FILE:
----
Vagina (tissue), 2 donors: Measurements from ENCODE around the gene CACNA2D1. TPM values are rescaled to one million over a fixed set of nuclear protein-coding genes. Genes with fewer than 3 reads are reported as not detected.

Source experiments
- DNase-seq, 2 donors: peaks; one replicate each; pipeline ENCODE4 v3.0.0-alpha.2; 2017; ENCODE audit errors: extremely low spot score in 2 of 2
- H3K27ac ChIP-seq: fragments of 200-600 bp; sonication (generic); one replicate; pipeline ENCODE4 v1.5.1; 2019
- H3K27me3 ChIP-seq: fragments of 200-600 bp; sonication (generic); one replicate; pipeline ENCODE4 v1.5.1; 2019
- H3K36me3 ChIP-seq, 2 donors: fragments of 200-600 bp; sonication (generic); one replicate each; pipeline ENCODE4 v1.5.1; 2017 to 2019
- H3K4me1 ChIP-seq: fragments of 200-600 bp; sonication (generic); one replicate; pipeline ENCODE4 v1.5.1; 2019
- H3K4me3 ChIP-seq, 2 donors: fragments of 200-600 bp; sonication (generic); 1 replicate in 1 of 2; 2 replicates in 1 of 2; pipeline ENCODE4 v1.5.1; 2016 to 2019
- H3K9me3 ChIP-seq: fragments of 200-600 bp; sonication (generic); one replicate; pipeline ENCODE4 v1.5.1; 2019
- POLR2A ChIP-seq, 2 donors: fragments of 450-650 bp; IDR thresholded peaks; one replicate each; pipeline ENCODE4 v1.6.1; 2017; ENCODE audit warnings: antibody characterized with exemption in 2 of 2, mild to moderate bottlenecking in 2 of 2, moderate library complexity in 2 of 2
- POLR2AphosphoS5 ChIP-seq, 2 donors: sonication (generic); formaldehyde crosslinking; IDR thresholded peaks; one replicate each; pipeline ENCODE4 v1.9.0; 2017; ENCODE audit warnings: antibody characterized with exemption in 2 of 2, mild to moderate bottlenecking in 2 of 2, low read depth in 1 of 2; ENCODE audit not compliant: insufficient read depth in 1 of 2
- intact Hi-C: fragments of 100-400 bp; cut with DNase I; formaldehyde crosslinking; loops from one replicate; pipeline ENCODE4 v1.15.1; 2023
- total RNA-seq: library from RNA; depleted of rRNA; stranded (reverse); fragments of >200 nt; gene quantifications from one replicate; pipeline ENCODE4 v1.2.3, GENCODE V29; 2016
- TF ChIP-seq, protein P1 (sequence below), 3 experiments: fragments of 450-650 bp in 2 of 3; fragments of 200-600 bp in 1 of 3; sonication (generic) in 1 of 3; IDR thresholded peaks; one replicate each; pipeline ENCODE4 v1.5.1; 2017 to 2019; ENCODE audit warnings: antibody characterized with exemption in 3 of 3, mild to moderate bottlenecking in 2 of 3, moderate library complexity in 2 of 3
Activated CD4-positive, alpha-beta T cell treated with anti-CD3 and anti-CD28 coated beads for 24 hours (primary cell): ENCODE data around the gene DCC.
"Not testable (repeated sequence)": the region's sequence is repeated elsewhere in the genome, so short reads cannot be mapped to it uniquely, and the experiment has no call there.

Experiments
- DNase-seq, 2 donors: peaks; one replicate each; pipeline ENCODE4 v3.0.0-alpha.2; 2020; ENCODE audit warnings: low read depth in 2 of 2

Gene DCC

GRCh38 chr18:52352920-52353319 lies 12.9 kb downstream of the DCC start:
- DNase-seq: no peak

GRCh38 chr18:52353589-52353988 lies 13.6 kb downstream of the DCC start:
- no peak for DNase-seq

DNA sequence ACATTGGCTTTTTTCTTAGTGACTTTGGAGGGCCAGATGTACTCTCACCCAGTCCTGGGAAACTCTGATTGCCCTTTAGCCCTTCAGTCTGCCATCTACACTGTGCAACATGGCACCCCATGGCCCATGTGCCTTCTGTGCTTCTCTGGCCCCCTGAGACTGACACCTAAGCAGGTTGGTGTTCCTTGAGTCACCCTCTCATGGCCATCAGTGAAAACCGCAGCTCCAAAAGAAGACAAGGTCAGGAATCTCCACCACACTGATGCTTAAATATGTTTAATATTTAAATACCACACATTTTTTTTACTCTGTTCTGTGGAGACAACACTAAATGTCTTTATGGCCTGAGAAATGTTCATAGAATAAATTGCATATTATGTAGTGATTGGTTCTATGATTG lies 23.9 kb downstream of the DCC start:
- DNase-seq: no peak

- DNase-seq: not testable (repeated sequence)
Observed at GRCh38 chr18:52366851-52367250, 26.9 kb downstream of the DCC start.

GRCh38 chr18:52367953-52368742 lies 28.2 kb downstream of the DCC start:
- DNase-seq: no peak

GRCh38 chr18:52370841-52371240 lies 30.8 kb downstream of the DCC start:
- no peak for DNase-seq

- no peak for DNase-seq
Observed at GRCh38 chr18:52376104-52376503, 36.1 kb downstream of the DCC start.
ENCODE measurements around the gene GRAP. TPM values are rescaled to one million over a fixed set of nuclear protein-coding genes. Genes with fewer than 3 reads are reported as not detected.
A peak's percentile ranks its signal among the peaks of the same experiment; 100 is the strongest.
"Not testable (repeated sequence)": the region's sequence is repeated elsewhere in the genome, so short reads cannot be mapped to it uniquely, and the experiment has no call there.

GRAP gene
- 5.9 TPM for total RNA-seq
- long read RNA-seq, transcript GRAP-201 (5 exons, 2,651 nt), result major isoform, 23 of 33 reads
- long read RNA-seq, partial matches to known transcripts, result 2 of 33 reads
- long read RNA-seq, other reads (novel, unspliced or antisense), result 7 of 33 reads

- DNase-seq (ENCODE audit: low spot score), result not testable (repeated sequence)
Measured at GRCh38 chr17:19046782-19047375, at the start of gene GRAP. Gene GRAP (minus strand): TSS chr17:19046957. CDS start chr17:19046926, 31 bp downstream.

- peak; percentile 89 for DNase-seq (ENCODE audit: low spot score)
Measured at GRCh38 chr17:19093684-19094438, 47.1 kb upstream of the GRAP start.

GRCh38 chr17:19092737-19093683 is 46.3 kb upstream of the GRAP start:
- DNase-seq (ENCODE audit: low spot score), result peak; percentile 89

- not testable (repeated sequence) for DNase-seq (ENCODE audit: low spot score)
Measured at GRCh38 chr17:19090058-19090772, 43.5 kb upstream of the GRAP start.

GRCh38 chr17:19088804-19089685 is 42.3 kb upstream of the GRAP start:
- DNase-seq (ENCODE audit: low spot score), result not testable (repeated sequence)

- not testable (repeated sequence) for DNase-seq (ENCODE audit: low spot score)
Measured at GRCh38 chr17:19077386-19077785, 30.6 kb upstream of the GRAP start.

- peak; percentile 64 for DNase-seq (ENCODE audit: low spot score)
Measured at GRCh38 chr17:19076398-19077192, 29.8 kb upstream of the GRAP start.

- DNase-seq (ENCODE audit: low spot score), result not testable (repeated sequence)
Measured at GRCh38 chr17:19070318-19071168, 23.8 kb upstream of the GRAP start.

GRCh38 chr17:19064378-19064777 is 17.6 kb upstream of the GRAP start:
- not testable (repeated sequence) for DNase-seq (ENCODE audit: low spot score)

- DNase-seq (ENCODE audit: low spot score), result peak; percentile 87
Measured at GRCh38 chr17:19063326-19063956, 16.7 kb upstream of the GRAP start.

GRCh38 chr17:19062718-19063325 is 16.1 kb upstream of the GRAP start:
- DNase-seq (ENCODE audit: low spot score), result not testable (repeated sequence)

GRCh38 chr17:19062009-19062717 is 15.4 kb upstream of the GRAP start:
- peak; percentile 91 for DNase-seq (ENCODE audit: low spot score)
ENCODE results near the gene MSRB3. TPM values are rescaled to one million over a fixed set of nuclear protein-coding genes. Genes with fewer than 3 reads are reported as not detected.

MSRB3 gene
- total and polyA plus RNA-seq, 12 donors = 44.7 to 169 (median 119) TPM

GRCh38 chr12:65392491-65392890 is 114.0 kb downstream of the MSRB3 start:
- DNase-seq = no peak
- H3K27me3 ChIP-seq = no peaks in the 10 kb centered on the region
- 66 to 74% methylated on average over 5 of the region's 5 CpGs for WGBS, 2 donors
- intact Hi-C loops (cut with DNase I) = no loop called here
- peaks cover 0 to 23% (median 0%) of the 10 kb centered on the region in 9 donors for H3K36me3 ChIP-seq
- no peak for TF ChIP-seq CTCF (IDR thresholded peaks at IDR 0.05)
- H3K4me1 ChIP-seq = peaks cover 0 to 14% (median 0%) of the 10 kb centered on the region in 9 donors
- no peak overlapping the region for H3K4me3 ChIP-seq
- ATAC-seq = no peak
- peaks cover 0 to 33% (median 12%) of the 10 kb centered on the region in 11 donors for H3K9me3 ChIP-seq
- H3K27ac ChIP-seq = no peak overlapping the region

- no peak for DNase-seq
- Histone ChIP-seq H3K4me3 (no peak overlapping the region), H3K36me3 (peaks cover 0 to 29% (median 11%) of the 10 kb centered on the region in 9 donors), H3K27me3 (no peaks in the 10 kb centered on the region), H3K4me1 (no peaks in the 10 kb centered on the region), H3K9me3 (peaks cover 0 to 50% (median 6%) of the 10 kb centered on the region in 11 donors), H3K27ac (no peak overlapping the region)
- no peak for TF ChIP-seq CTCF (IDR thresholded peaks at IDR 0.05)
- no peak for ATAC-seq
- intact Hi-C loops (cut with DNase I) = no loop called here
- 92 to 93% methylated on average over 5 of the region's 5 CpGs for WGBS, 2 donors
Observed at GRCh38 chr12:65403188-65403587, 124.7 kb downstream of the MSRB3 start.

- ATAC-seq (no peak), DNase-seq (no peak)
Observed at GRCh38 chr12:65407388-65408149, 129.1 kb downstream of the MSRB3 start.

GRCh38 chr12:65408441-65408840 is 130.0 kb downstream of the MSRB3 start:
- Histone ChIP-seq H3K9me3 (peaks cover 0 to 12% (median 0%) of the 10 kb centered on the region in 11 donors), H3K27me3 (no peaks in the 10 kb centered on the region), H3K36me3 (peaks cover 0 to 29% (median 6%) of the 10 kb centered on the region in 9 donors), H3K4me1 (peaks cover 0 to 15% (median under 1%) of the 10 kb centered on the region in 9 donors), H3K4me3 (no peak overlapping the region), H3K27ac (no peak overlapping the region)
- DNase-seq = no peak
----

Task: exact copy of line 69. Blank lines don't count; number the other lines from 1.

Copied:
GRCh38 chr12:65392491-65392890 is 114.0 kb downstream of the MSRB3 start: